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“drfslcns” and “diddle”

Sitting at a bus stop today in mid-day heat, I was wondering whether I should be cross with myself for waiting at the wrong bus station:  The sun was shining full force right into the little bus shelter with three or four people there expecting the bus to show up any minute.  Of course, being in Adelaide, this was pretty much a hopeless dream – the next bus was only due in at least 15 min.Well then, I thought to myself, I can as well sit-down und do some reading.  An Asian bloke and a lady were already occupying the small bench, so I asked whether they’d let me sit between them.  Somehow we started chatting, something like the bus being (always) late, when the lady stashed away her mobile and said (sort of) to me:
“Aaaahw, I just got my drfslcns … I am so happy, it finally worked out …”
I was confused:  drfslcns …??, hmmm, that sounded like Aussie speak, or at least something that I was sure not to find it in my “Oxford Australian Dictionary”.
“Oh, well,” I responded, being polite as I am, and as vague as possible, “congratulations …”
“Yes,” she replied, “it was so easy!, aaannd … do you also drf ??”
Oupps, I thought, what’s that ?  How do I answer this question ?
“Oh, not yet …”, I trailed off, not knowing what else to say.
“But you are driving in your home country ?!”, the lady inquired.
Ahhh, now I understood:  She was talking about her driver’s licence she’d just been issued somewhere nearby.
“Yeeeesss, of course I am driving in Germany … Well, you may have heard, that I am a foreigner, haven’t you?”
“Oh yes, of course, and I believe, it must be very hard for you being out here.  I have been living in Canada for a year, and I know how tough it is not to being home around friends and family.”
“Ja,” I mumbled, my book still closed in my hands, “yeah, you’ll feel a big lonely in times, and it’s often hard to understand the locals talking to you …”
“Ohhh yesss,” the lady replied, now with broad smile on her face, “you know, this test was actually pretty easy.  Now I am allowed to drive a car for the first time, because my boss wants me to travel back and forth between two of his offices, and I am allowed to use his car.  And, maybe,” she added, “maybe some of my friends will let me drive as well while teaching me what to look for …”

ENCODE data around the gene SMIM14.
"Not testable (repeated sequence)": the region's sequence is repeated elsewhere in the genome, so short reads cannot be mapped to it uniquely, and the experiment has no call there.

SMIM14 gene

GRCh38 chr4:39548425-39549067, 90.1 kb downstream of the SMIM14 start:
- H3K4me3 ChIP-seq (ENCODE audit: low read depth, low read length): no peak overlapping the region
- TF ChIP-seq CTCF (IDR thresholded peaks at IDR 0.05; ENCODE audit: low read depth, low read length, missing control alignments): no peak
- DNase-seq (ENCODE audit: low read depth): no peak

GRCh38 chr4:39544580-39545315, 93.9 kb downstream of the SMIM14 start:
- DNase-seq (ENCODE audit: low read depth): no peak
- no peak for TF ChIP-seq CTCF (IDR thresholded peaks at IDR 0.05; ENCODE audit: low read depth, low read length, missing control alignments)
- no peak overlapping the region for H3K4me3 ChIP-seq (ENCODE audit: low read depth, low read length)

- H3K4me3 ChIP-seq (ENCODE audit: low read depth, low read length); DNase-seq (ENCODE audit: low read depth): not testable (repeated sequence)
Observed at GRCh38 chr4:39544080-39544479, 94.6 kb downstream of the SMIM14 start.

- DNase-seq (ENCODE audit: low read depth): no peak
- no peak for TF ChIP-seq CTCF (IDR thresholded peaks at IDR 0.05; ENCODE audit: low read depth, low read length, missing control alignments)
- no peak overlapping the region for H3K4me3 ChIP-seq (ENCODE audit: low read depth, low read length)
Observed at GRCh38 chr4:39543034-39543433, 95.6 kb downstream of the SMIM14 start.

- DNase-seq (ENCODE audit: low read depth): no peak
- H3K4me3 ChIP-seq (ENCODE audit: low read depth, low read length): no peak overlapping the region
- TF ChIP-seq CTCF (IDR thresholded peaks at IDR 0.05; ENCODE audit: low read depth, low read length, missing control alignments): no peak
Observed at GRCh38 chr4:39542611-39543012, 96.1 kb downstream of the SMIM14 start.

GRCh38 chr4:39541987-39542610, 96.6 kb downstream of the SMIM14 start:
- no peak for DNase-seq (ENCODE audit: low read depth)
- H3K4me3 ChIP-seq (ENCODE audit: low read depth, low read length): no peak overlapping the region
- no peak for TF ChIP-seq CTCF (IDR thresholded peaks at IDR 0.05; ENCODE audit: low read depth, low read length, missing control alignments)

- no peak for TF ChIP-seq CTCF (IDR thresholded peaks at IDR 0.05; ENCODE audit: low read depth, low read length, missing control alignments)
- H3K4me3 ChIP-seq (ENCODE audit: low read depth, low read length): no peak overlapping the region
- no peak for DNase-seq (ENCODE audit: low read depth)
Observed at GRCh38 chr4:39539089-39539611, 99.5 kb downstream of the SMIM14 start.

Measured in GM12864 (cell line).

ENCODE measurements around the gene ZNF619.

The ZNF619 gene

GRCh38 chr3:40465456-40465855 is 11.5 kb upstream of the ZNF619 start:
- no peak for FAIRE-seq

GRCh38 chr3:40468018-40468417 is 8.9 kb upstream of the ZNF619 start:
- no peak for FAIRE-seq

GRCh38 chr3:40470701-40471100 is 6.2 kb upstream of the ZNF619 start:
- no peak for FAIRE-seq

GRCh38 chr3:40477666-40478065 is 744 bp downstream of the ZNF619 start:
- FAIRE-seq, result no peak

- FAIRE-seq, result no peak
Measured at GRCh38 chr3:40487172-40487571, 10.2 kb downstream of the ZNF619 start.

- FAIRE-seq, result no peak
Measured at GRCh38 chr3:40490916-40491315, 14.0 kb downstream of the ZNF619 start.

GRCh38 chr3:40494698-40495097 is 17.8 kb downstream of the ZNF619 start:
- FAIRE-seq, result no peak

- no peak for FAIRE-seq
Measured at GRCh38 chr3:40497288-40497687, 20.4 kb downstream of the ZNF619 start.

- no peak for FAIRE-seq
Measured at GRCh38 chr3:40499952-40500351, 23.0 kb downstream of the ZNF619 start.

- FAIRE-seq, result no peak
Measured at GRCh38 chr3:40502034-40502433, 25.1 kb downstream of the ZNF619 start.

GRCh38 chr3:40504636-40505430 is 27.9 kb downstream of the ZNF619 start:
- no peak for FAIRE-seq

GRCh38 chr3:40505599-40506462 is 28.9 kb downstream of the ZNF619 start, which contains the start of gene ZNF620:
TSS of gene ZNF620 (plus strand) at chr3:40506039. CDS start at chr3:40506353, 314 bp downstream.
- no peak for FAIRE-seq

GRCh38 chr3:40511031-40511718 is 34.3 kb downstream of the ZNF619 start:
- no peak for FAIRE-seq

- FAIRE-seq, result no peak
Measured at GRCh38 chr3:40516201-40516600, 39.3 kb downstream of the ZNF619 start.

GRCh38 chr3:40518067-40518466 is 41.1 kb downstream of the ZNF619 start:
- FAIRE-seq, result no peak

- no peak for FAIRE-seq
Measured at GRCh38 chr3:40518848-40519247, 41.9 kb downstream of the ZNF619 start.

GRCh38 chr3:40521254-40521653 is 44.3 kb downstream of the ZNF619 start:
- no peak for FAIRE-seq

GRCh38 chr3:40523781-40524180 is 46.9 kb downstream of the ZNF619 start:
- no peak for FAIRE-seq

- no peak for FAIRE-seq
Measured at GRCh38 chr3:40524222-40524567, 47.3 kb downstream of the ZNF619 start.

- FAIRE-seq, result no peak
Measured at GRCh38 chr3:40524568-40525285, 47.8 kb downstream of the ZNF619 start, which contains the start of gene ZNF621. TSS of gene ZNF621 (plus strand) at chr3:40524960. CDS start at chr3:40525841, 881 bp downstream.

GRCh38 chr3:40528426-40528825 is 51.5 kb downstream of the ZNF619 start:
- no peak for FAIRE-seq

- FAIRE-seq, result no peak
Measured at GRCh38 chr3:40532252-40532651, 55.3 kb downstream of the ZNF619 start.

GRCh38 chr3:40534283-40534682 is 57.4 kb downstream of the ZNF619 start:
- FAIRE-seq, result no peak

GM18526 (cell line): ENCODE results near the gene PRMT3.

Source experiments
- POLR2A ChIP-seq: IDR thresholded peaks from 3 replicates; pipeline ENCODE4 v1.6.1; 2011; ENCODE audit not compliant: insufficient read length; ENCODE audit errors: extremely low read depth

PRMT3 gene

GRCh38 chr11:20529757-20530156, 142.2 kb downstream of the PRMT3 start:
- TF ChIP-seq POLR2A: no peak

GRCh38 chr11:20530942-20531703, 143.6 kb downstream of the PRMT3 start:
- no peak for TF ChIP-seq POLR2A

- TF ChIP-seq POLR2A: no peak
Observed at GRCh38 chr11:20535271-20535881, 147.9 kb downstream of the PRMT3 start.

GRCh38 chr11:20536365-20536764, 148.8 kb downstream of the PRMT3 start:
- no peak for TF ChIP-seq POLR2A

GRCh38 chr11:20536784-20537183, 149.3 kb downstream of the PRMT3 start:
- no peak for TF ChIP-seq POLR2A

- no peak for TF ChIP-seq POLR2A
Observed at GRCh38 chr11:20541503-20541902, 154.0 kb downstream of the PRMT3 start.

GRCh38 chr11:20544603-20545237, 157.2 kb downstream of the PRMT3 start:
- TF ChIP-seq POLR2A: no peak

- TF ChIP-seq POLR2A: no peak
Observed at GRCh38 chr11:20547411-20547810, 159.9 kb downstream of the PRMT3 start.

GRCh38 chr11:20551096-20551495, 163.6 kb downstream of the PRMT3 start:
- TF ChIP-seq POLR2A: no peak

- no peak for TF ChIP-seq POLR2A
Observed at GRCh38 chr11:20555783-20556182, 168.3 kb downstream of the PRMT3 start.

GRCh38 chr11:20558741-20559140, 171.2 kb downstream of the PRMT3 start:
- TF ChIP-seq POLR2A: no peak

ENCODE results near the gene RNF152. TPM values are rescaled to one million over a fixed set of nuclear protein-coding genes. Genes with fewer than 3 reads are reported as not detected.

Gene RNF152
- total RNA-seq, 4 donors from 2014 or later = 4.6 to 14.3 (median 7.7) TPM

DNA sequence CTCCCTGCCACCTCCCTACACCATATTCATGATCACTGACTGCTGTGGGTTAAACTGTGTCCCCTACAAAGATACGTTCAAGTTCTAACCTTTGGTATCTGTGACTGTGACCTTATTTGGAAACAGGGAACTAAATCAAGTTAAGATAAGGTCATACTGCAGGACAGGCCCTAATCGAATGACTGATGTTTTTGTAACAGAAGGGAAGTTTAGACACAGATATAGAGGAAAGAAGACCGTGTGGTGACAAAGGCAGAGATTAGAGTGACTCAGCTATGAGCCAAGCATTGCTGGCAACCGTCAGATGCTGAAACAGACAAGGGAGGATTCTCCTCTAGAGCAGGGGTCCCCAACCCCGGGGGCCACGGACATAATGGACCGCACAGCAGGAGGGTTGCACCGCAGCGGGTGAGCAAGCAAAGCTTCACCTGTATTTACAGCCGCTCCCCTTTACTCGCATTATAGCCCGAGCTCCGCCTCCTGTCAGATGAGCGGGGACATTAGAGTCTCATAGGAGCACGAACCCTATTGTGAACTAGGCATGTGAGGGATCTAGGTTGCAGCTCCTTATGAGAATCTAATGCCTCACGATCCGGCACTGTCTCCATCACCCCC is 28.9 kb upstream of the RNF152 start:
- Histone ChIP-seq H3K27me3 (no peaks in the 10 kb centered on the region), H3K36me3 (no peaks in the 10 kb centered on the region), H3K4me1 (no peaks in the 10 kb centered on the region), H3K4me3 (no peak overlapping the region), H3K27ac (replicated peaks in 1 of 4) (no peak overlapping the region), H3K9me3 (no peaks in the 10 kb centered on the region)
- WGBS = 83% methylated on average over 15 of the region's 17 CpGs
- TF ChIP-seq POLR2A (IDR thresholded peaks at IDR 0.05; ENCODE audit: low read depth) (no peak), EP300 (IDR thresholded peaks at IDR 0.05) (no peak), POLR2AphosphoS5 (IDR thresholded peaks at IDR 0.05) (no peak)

Oups … I was confused again … did Lady have a driver’s licence or not ??  I asked her about that, and she explained, yes, she obtained a licence to drive, but hadn’t driven as of yet.  She’d have to start driving under supervision for some few hundred hours before being granted the final licence, or whatever it is over here down under …
“But then,” she continued, not looking at my book, but now smiling at me, “I am not sure whether I want to drive my friends’ cars.  What if I diddle them because I miss a stop sign …?  You know, the online version of the driver’s test was very easy … but I just made it …”
I was at loss again … diddle ???  “You mean, like having an accident because overlooking a give way sign?”, I ask her.
“Yes, and I don’t want to diddle my friends car … Well, maybe if I get myself a very cheap car, and if an accident happens, well, then it’s my problem …”
“Yes,” I gave as a reply, not knowing what to make out of this.  Anyway, lucky me, the bus was turning around the corner, and all of us got up to make sure, the bus driver – actually a lady – would be aware of us and pick us up …
Later at home, I checked my “Oxford Australian Dictionary”, trying to find out, whether I had learned a new word.  Hmm, there it was, but it was explained as “to cheat, to swindle” …  Well, even though I am still at a loss what Lady really meant, I definitely did come across a new term … and I hope I’ll not have to face it seriously under different circumstances …

(Written in March 2007 for a TAFE ESL course)
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